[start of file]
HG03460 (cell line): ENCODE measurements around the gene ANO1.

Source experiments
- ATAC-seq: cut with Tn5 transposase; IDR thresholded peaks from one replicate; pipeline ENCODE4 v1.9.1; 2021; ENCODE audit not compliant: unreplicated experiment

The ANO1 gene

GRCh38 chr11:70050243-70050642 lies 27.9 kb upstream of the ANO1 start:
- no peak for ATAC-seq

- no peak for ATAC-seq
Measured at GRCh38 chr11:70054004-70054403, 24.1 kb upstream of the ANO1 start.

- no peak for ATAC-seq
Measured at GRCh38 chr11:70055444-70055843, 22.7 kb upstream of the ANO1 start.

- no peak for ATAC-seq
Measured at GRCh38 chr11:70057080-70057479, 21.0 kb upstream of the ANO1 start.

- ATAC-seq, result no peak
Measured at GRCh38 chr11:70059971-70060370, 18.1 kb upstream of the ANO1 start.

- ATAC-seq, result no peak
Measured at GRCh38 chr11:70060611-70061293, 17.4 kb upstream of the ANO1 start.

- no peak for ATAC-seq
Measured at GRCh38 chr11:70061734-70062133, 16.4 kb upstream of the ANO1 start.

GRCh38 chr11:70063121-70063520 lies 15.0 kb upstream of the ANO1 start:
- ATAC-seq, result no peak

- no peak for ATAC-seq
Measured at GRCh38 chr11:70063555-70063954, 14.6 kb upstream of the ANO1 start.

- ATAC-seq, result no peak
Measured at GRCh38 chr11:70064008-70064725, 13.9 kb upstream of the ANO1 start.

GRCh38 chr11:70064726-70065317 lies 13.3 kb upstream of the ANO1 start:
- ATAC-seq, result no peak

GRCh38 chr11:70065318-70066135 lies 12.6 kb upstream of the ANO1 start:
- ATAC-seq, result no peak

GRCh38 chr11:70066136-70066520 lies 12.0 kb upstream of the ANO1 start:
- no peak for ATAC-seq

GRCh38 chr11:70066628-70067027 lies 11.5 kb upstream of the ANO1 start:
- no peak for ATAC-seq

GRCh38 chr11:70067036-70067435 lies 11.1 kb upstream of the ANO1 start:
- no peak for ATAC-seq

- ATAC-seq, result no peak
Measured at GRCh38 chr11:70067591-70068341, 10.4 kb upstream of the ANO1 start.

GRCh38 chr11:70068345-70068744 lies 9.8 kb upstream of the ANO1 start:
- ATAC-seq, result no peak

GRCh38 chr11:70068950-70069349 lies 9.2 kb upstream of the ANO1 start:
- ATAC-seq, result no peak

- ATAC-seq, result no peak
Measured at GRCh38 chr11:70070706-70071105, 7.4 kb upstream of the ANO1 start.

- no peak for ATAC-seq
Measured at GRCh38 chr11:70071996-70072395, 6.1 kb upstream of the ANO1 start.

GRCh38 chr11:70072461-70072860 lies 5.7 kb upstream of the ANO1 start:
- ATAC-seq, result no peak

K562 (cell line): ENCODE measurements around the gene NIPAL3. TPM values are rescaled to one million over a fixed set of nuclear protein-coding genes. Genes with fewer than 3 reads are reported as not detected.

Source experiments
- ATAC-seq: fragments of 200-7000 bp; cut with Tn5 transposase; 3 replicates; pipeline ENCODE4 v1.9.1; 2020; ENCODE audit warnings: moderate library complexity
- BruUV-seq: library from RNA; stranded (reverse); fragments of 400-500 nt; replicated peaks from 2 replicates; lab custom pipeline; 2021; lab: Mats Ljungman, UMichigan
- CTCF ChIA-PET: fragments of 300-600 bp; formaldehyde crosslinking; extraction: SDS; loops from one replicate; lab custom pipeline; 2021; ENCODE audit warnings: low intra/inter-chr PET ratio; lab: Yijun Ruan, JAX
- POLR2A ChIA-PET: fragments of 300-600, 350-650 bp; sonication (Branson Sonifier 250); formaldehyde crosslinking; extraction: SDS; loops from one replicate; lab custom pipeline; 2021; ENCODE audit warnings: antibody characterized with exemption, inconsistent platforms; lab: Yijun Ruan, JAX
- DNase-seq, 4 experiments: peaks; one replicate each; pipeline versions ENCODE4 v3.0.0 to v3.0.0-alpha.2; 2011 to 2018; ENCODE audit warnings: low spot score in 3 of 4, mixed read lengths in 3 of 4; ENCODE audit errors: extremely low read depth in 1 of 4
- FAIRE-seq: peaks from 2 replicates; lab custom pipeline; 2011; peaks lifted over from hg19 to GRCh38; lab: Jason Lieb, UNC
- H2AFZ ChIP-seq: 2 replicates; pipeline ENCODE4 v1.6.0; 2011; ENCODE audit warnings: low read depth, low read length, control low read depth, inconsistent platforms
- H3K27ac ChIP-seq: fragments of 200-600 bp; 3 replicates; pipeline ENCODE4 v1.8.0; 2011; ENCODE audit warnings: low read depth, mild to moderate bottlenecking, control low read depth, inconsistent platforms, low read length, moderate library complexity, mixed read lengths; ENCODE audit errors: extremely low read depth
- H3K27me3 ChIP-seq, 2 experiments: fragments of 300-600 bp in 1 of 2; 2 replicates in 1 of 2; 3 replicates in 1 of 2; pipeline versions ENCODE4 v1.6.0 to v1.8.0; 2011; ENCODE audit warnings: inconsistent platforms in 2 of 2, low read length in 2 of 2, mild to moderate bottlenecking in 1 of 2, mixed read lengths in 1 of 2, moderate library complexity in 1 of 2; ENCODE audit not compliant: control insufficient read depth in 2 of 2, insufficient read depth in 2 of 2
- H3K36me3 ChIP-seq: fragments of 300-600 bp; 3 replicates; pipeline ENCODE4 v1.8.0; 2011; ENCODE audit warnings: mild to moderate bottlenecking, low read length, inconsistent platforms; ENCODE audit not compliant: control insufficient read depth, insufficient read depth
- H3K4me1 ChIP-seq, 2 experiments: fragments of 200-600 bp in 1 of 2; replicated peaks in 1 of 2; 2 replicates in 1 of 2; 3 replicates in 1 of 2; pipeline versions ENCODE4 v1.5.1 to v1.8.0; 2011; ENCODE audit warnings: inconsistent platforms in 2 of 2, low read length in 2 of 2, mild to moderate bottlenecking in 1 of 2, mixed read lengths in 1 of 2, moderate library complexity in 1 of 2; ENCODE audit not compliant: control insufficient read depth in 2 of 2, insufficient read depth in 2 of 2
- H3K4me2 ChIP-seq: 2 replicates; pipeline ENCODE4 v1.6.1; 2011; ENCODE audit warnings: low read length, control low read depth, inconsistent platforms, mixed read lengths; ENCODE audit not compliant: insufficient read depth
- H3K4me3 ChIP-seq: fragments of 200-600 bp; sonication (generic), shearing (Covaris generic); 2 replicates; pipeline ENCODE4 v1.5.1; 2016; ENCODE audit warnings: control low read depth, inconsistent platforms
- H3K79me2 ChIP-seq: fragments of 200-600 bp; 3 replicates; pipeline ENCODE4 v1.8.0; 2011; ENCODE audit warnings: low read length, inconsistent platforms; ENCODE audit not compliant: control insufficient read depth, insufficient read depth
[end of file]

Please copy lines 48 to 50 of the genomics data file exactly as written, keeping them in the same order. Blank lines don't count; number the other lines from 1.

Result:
Source experiments
- ATAC-seq: fragments of 200-7000 bp; cut with Tn5 transposase; 3 replicates; pipeline ENCODE4 v1.9.1; 2020; ENCODE audit warnings: moderate library complexity
- BruUV-seq: library from RNA; stranded (reverse); fragments of 400-500 nt; replicated peaks from 2 replicates; lab custom pipeline; 2021; lab: Mats Ljungman, UMichigan